The Old City of Jerusalem
The borders of the Old City of Jerusalem, as we know them today, originate in the Ottoman Period, although there are many holy sites among the walls that were built during the Middle Ages, the Second Temple period, and in modern times.
The name “The Old City” was given to the Old City of Jerusalem in the second half of the 19th century, when The Old City was divided into four quarters: Jewish, Christian, Muslim and Armenian. At that time the first neighborhoods outside of the walls started to grow and develop, and a new part of Jerusalem emerged.
The Old City was concurred by the Jordanians, apart from the Jewish Quarter, during the Independence War, but in May 1948 the Jewish Quarter was also concurred, after the Palmach was unsuccessful in its attempt to conquer the quarter.
During the Jordanian rule in The Old City, Jews were denied entrance into The Old City and its holy sites. Moreover, the Jordanians destroyed the Hurva synagogue, one of the most impressive and important synagogues of Jerusalem.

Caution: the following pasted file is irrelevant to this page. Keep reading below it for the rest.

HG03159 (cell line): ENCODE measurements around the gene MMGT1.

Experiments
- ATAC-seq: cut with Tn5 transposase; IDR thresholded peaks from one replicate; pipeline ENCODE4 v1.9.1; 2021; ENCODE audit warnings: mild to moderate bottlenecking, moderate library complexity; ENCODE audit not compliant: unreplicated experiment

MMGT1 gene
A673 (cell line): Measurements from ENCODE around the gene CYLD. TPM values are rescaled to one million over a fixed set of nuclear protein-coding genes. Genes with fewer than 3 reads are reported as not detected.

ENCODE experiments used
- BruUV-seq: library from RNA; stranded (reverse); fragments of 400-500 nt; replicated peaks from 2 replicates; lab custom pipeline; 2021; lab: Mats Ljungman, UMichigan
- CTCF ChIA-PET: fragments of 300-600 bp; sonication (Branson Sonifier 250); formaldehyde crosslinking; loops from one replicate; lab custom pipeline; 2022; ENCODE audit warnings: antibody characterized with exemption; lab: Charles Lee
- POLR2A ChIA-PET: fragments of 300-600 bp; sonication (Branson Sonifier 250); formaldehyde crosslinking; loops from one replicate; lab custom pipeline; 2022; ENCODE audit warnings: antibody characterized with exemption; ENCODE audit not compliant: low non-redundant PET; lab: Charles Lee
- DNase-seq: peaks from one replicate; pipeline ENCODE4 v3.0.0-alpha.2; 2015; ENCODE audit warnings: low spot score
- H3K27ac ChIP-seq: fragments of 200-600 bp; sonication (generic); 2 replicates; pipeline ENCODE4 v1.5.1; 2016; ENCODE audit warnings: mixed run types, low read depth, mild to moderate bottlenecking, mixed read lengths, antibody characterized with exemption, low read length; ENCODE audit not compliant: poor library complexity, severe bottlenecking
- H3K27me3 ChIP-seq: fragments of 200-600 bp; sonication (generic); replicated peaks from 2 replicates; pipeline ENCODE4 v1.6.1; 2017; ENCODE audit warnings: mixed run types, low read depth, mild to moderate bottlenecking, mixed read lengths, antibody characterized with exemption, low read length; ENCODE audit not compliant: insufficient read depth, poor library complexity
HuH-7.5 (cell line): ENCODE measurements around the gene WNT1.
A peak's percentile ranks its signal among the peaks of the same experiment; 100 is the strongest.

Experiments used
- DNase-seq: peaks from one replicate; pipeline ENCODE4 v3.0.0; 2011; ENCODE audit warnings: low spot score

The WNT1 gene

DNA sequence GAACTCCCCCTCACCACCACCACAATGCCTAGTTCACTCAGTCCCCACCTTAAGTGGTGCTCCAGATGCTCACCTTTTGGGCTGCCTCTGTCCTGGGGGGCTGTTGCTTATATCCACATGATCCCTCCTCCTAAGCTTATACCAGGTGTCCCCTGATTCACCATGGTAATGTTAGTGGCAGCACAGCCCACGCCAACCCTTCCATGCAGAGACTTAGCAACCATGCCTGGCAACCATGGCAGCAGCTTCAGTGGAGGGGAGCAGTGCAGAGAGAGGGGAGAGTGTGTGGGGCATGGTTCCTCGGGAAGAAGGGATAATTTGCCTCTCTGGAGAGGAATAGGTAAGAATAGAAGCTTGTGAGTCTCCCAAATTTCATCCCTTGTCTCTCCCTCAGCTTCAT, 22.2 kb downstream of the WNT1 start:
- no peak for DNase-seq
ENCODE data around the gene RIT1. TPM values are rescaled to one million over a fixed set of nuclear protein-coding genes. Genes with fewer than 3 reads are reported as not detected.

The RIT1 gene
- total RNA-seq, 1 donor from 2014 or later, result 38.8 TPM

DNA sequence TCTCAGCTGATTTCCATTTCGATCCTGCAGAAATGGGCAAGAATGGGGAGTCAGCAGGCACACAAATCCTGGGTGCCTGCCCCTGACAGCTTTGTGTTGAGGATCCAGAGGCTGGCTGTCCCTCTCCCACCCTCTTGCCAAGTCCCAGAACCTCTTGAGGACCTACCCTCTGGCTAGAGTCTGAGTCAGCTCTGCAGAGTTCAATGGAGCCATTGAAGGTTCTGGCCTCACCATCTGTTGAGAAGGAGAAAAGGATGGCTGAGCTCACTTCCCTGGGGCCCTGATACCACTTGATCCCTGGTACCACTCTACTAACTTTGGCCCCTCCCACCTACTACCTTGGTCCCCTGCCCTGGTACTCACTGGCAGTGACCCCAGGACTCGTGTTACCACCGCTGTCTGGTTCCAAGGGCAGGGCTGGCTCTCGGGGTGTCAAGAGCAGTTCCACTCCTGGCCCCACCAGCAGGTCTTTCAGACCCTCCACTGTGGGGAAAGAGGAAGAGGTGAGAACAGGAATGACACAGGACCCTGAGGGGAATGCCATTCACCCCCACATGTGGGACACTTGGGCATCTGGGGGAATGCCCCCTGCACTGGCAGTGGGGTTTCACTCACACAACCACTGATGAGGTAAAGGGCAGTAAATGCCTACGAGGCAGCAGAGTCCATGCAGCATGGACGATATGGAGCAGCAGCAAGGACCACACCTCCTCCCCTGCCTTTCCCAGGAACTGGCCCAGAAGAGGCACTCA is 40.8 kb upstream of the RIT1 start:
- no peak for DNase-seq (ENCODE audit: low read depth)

In 1967, during the Six Day War, IDF managed to conquer back The Old City, and the Jewish Quarter was renovated, as well as the Hurva synagogue, which was restored and reopened for the public.
The Old City holds most of Jerusalem's sacred sites for Judaism, Islam and Christianity, as well as tourist attractions such as the Muslim Quarter Market, the Hurva Synagogue, the Western Wall Tunnels, Temple Mount, the walls of Jerusalem, Dome of the Rock, Holy Sepulcher, Tower of David, the Al-Aqsa Mosque and the Omar Mosque, Via Dolorosa, and more.
In recent years The Old City had become an important cultural Jerusalem center. It hosts festivals and important Jerusalem events, like the Light Festival, the Knights Nights in the Old City Festival, the Flavors Festival, and more.